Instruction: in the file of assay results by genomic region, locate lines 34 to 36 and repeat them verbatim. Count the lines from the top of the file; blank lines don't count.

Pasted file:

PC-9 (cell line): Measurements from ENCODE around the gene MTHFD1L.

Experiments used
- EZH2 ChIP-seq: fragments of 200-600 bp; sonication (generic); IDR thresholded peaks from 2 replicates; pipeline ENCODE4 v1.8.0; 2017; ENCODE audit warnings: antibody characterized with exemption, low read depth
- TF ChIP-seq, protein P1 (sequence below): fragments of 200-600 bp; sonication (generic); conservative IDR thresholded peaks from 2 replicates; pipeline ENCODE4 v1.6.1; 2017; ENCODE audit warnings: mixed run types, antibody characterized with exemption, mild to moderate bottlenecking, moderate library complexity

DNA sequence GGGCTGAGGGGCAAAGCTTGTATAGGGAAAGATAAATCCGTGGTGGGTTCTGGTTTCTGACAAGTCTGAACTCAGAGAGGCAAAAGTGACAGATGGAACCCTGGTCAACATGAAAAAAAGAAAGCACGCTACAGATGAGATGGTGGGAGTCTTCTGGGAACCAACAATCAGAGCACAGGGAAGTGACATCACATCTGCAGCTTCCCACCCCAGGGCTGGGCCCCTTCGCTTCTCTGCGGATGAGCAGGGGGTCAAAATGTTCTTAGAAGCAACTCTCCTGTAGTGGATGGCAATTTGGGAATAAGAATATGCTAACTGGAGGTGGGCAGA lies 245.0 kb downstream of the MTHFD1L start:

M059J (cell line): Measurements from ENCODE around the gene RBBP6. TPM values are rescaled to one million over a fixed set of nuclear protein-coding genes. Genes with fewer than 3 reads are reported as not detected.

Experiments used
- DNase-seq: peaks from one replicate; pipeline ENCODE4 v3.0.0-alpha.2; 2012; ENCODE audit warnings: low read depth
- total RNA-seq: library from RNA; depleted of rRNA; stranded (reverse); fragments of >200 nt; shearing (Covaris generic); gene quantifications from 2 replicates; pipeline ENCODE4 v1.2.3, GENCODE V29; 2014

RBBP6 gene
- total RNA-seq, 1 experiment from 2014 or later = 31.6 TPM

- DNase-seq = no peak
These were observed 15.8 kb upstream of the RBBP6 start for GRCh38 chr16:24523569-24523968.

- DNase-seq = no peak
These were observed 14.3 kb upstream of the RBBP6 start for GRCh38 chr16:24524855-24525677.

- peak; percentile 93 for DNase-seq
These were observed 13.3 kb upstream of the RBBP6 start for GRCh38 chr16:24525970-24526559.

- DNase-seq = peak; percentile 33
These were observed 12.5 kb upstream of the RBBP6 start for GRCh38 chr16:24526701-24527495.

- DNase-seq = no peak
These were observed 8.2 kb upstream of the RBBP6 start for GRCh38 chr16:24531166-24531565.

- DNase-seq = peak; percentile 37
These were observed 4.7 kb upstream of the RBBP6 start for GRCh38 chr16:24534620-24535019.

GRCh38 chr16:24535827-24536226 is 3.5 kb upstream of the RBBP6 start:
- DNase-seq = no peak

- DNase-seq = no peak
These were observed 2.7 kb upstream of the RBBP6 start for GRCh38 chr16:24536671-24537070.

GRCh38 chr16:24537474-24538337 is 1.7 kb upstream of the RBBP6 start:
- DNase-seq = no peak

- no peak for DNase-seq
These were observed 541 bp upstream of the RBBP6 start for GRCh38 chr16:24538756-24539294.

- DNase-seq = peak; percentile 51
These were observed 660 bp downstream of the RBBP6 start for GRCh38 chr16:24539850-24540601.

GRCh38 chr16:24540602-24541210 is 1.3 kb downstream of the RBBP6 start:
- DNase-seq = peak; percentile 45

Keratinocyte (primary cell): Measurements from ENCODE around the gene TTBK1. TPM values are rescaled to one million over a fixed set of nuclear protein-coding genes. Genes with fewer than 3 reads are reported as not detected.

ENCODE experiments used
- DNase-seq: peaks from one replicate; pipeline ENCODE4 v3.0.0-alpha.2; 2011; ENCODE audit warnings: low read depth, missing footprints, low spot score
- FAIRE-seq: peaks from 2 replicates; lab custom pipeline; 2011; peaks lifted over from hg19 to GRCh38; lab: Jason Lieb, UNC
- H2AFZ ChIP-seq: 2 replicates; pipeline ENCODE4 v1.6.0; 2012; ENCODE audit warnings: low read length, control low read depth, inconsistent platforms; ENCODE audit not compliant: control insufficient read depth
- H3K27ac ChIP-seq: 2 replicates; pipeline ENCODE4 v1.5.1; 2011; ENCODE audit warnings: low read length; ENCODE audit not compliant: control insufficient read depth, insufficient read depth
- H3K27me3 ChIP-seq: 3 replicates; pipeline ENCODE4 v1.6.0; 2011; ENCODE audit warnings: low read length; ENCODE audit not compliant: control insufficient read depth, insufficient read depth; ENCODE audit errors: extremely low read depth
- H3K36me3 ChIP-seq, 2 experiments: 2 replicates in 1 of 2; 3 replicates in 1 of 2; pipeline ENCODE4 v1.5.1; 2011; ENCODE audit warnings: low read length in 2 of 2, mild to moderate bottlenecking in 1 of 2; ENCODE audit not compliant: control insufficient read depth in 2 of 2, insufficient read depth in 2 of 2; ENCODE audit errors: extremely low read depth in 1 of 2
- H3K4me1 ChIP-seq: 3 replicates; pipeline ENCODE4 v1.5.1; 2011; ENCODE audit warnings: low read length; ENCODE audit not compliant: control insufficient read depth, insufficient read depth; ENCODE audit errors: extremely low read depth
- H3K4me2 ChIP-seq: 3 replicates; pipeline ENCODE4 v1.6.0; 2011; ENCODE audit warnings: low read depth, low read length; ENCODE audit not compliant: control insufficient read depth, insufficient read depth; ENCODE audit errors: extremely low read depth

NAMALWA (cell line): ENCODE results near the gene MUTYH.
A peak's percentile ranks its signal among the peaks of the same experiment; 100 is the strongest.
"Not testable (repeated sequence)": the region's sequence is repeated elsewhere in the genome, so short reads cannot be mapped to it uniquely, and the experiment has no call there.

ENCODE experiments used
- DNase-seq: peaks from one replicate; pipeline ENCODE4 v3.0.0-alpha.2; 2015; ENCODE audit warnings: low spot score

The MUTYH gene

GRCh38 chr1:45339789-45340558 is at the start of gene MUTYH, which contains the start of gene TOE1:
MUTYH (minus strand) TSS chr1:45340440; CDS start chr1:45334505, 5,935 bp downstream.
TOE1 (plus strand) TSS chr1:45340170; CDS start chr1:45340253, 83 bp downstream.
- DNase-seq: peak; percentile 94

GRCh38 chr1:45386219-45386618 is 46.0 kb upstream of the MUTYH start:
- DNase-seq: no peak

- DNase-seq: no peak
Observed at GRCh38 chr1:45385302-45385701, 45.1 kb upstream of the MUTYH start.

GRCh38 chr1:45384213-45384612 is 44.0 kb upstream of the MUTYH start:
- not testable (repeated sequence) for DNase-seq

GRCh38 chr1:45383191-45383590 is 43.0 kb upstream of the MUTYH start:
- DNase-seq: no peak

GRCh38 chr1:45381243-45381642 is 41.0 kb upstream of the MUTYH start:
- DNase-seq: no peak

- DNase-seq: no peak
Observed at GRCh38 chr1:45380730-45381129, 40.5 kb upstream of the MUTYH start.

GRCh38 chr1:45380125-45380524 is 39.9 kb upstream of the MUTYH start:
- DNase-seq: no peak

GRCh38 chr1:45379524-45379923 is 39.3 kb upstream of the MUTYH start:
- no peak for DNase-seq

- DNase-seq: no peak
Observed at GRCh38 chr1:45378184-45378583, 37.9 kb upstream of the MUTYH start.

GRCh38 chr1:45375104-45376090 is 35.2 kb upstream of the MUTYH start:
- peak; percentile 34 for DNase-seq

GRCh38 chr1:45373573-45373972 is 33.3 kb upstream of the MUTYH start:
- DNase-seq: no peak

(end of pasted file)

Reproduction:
GRCh38 chr16:24540602-24541210 is 1.3 kb downstream of the RBBP6 start:
- DNase-seq = peak; percentile 45

Keratinocyte (primary cell): Measurements from ENCODE around the gene TTBK1. TPM values are rescaled to one million over a fixed set of nuclear protein-coding genes. Genes with fewer than 3 reads are reported as not detected.